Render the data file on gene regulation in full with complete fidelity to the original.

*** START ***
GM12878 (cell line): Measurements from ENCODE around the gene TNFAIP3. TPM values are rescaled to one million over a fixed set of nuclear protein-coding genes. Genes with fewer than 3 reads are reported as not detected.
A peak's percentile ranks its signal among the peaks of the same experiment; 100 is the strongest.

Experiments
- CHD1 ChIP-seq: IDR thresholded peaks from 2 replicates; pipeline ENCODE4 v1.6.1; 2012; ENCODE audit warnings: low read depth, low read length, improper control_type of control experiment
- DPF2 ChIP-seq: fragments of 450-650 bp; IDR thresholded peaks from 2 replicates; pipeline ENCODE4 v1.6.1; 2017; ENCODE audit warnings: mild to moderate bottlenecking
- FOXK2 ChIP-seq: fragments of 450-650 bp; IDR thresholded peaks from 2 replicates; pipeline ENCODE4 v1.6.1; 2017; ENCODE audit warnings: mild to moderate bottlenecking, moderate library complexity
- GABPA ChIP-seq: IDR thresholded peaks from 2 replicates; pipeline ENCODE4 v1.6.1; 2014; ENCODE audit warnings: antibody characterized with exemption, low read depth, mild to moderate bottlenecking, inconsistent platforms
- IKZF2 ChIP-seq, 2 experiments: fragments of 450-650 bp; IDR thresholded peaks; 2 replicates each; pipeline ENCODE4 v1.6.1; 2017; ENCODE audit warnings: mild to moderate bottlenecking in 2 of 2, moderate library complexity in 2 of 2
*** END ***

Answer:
GM12878 (cell line): Measurements from ENCODE around the gene TNFAIP3. TPM values are rescaled to one million over a fixed set of nuclear protein-coding genes. Genes with fewer than 3 reads are reported as not detected.
A peak's percentile ranks its signal among the peaks of the same experiment; 100 is the strongest.

Experiments
- CHD1 ChIP-seq: IDR thresholded peaks from 2 replicates; pipeline ENCODE4 v1.6.1; 2012; ENCODE audit warnings: low read depth, low read length, improper control_type of control experiment
- DPF2 ChIP-seq: fragments of 450-650 bp; IDR thresholded peaks from 2 replicates; pipeline ENCODE4 v1.6.1; 2017; ENCODE audit warnings: mild to moderate bottlenecking
- FOXK2 ChIP-seq: fragments of 450-650 bp; IDR thresholded peaks from 2 replicates; pipeline ENCODE4 v1.6.1; 2017; ENCODE audit warnings: mild to moderate bottlenecking, moderate library complexity
- GABPA ChIP-seq: IDR thresholded peaks from 2 replicates; pipeline ENCODE4 v1.6.1; 2014; ENCODE audit warnings: antibody characterized with exemption, low read depth, mild to moderate bottlenecking, inconsistent platforms
- IKZF2 ChIP-seq, 2 experiments: fragments of 450-650 bp; IDR thresholded peaks; 2 replicates each; pipeline ENCODE4 v1.6.1; 2017; ENCODE audit warnings: mild to moderate bottlenecking in 2 of 2, moderate library complexity in 2 of 2